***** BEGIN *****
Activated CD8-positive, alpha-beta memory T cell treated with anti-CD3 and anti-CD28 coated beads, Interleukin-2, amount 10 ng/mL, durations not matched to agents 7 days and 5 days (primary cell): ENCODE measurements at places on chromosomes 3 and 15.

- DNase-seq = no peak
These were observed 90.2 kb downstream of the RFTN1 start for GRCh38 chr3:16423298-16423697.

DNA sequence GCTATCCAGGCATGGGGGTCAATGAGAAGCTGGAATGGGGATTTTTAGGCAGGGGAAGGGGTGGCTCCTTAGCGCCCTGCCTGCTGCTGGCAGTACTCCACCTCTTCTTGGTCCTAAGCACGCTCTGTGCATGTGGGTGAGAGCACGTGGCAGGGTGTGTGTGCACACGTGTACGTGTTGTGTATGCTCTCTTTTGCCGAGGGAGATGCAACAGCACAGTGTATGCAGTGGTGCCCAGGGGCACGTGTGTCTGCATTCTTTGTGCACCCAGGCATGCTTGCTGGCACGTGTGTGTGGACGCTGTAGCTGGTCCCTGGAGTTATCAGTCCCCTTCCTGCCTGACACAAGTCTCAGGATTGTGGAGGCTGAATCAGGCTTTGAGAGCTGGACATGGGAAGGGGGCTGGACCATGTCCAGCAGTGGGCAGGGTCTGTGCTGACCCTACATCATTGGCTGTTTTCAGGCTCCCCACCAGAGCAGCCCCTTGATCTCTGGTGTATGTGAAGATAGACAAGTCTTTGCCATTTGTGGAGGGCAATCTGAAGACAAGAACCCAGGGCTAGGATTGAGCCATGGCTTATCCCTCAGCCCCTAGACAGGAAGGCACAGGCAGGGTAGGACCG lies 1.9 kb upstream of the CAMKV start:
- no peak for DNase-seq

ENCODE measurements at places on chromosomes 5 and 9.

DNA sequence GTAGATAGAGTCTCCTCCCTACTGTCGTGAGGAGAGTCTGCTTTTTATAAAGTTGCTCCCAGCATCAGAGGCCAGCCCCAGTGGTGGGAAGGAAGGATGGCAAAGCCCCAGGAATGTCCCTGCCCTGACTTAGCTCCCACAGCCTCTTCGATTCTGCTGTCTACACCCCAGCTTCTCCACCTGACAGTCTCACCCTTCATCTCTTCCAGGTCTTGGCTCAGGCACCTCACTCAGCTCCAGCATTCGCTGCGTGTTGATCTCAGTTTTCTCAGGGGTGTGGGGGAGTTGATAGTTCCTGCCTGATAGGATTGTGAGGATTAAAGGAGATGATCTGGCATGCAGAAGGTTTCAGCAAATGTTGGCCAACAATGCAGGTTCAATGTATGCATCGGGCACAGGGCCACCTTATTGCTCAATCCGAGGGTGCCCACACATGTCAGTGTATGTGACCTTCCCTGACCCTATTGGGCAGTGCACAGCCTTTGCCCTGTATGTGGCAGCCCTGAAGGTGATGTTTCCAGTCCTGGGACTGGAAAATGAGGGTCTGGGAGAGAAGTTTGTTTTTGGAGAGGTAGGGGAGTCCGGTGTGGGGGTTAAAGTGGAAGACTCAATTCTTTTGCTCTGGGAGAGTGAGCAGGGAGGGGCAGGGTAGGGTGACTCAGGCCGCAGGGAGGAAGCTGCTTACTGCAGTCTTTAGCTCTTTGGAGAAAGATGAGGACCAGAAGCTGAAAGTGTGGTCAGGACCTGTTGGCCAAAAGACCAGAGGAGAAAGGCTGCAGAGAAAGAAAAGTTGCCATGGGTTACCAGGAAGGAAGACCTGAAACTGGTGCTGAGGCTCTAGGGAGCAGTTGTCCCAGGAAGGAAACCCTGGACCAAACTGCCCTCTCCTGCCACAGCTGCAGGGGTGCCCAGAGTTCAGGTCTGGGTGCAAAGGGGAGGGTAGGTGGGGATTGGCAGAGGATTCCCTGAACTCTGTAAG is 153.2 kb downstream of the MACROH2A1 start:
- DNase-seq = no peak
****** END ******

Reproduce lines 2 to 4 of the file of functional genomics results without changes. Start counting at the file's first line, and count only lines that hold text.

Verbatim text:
- DNase-seq = no peak
These were observed 90.2 kb downstream of the RFTN1 start for GRCh38 chr3:16423298-16423697.

DNA sequence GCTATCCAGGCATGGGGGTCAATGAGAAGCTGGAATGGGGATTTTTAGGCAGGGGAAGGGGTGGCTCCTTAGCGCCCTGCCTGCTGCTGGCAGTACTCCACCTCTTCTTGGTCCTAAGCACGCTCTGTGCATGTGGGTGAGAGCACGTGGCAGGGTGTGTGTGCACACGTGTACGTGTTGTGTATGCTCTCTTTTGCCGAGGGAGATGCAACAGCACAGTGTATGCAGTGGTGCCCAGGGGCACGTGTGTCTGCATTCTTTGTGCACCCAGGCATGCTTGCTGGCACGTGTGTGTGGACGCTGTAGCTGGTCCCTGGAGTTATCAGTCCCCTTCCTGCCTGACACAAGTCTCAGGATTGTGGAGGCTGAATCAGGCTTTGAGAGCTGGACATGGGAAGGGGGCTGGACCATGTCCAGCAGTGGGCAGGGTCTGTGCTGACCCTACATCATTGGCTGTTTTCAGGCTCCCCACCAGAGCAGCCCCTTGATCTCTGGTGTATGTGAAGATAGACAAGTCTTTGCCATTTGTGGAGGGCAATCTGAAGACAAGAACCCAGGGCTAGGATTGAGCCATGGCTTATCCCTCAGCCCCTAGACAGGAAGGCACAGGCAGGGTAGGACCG lies 1.9 kb upstream of the CAMKV start: